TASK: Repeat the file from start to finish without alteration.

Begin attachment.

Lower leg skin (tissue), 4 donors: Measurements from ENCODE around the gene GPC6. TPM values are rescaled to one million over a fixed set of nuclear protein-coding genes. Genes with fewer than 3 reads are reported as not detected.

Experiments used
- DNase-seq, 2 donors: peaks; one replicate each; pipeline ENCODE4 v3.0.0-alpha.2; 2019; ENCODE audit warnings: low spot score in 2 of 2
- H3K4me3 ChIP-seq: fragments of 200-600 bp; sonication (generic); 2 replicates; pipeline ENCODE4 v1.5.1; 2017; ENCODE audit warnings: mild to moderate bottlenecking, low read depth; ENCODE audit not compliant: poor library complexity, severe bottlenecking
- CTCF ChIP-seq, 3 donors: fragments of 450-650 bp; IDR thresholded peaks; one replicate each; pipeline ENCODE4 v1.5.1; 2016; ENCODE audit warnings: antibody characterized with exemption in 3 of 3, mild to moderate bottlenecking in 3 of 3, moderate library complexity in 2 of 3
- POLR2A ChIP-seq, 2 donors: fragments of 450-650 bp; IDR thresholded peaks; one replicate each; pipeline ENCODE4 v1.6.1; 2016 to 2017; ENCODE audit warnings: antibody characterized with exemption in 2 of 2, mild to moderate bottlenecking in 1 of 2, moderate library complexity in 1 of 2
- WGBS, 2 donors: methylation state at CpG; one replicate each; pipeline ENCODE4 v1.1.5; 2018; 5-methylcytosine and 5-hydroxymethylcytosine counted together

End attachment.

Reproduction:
Lower leg skin (tissue), 4 donors: Measurements from ENCODE around the gene GPC6. TPM values are rescaled to one million over a fixed set of nuclear protein-coding genes. Genes with fewer than 3 reads are reported as not detected.

Experiments used
- DNase-seq, 2 donors: peaks; one replicate each; pipeline ENCODE4 v3.0.0-alpha.2; 2019; ENCODE audit warnings: low spot score in 2 of 2
- H3K4me3 ChIP-seq: fragments of 200-600 bp; sonication (generic); 2 replicates; pipeline ENCODE4 v1.5.1; 2017; ENCODE audit warnings: mild to moderate bottlenecking, low read depth; ENCODE audit not compliant: poor library complexity, severe bottlenecking
- CTCF ChIP-seq, 3 donors: fragments of 450-650 bp; IDR thresholded peaks; one replicate each; pipeline ENCODE4 v1.5.1; 2016; ENCODE audit warnings: antibody characterized with exemption in 3 of 3, mild to moderate bottlenecking in 3 of 3, moderate library complexity in 2 of 3
- POLR2A ChIP-seq, 2 donors: fragments of 450-650 bp; IDR thresholded peaks; one replicate each; pipeline ENCODE4 v1.6.1; 2016 to 2017; ENCODE audit warnings: antibody characterized with exemption in 2 of 2, mild to moderate bottlenecking in 1 of 2, moderate library complexity in 1 of 2
- WGBS, 2 donors: methylation state at CpG; one replicate each; pipeline ENCODE4 v1.1.5; 2018; 5-methylcytosine and 5-hydroxymethylcytosine counted together